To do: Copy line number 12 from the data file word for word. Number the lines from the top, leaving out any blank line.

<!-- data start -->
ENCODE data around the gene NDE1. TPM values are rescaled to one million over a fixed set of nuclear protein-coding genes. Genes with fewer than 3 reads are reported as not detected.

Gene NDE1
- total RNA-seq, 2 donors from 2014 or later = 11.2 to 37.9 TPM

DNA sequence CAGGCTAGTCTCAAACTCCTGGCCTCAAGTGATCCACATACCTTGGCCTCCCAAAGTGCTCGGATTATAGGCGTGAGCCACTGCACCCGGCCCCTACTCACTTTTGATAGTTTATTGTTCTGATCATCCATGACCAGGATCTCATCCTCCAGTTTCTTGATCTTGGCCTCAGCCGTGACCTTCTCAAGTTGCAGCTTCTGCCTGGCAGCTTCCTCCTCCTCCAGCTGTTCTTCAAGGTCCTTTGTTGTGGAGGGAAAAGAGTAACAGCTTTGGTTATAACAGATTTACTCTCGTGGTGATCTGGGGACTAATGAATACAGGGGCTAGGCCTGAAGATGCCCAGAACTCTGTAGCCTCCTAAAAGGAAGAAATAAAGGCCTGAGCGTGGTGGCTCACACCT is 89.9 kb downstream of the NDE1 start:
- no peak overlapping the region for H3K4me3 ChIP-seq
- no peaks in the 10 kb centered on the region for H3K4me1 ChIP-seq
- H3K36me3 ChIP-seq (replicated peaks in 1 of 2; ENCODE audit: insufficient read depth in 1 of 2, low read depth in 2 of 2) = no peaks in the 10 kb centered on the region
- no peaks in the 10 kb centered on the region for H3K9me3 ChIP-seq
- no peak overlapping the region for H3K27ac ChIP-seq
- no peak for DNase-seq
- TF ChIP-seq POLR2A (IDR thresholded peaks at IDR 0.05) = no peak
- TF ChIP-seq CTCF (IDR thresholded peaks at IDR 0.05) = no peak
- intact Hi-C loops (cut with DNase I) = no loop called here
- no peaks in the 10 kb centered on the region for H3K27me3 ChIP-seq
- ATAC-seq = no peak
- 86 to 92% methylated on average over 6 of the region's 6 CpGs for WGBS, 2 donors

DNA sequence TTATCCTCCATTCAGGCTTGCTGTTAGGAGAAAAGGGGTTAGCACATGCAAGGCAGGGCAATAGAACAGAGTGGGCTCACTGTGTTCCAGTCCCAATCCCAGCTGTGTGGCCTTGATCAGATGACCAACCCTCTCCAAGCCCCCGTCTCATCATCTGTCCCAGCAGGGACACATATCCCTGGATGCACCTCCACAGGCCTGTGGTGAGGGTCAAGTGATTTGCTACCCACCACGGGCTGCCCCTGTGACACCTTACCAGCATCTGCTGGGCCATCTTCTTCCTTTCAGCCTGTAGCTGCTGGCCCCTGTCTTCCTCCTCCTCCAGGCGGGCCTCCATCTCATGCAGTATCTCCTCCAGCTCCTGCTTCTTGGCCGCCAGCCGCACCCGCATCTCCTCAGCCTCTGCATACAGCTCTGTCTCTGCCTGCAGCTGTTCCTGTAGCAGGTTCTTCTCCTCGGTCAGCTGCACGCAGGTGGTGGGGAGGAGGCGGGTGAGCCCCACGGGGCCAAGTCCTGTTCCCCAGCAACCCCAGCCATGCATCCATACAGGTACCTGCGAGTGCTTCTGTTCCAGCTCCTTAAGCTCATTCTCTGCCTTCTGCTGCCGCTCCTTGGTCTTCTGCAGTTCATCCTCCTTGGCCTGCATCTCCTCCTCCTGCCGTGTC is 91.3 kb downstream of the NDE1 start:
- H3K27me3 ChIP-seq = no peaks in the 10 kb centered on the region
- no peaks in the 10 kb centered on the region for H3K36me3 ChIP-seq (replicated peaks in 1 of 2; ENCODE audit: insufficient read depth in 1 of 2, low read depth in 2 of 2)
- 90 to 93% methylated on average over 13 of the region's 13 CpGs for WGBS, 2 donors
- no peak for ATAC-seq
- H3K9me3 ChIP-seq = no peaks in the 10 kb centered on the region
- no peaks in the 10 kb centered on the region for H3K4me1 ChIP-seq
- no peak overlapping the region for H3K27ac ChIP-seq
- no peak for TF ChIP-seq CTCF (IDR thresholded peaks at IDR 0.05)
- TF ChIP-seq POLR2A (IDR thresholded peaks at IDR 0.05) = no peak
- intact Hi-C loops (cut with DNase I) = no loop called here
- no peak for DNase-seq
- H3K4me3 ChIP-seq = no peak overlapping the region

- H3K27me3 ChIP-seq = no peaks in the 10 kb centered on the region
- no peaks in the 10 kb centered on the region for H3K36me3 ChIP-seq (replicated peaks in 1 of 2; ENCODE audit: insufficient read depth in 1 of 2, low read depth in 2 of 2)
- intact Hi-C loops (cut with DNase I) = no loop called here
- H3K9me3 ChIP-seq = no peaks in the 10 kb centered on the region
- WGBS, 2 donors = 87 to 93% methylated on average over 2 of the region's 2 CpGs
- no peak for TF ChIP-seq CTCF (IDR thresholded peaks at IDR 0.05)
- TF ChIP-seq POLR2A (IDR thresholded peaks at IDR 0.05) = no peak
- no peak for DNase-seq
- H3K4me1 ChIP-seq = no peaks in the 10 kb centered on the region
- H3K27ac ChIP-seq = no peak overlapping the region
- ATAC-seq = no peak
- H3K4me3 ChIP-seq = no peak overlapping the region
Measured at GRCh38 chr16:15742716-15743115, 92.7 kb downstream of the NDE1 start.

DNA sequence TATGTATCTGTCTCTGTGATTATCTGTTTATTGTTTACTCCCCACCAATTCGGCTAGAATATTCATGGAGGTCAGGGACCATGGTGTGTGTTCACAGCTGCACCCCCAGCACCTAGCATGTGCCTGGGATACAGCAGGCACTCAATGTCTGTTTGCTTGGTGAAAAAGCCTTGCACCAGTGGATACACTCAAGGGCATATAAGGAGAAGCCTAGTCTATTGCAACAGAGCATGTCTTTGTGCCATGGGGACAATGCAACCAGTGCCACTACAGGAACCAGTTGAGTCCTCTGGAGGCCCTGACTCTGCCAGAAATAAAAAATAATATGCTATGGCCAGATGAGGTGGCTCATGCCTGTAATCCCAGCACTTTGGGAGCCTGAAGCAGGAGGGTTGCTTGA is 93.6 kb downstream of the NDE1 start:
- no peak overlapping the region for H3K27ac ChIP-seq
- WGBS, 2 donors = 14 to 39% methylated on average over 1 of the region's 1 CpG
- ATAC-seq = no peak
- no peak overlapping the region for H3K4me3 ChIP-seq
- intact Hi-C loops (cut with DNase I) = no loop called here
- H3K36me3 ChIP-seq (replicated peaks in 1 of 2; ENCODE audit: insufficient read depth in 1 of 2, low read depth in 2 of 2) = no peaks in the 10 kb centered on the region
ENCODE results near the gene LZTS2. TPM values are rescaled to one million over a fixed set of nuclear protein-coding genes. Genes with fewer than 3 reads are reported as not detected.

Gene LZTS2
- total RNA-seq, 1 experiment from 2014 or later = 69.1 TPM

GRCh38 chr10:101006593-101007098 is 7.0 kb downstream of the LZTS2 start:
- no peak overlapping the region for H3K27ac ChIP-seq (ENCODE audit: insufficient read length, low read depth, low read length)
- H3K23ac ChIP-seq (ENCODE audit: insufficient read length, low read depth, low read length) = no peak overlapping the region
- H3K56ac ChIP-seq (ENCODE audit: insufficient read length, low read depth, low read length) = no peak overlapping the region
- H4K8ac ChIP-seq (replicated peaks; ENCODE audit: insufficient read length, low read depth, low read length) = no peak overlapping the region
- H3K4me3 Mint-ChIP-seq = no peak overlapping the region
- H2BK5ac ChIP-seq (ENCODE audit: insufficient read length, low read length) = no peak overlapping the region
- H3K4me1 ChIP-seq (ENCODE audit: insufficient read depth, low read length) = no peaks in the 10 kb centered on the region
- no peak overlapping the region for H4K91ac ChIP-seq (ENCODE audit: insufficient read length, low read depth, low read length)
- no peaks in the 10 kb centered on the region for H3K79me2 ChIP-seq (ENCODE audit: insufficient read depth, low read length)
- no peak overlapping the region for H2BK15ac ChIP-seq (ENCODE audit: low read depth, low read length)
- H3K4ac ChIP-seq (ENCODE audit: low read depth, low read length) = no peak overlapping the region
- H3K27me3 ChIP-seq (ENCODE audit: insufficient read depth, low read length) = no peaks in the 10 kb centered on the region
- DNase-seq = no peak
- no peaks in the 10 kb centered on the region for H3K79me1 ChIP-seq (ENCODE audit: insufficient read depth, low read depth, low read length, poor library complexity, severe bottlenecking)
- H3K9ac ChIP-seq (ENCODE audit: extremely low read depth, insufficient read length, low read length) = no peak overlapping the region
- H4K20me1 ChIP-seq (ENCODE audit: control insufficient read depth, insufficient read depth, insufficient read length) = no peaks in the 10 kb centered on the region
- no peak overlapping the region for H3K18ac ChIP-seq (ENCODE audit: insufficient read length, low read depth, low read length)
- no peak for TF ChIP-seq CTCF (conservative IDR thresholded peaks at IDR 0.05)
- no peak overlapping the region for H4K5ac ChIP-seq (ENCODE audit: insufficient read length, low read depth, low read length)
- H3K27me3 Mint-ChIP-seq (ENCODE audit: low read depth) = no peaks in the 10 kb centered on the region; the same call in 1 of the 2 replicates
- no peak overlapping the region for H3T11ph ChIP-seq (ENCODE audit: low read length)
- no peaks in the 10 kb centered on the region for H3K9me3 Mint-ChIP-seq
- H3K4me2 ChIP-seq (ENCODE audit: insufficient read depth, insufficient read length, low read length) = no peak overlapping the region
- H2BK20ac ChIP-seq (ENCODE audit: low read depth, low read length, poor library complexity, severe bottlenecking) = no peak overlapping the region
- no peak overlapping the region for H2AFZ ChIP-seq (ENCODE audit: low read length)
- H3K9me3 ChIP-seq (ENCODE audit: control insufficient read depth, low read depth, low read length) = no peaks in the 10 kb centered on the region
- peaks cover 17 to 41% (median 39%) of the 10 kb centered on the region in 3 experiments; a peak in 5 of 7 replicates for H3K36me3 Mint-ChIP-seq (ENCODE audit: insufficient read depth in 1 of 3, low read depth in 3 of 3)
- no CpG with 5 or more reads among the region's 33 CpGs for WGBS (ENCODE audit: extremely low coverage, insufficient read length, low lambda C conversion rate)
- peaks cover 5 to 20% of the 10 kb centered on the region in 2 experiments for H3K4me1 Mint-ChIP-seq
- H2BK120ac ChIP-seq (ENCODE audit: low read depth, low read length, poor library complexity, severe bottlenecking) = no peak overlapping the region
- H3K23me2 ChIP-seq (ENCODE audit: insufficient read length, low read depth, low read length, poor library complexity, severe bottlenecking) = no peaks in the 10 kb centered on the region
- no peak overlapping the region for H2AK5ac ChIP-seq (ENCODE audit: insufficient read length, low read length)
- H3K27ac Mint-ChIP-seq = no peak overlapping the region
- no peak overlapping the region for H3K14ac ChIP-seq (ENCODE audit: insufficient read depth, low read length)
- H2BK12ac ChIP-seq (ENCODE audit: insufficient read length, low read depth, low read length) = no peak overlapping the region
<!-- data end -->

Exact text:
- TF ChIP-seq CTCF (IDR thresholded peaks at IDR 0.05) = no peak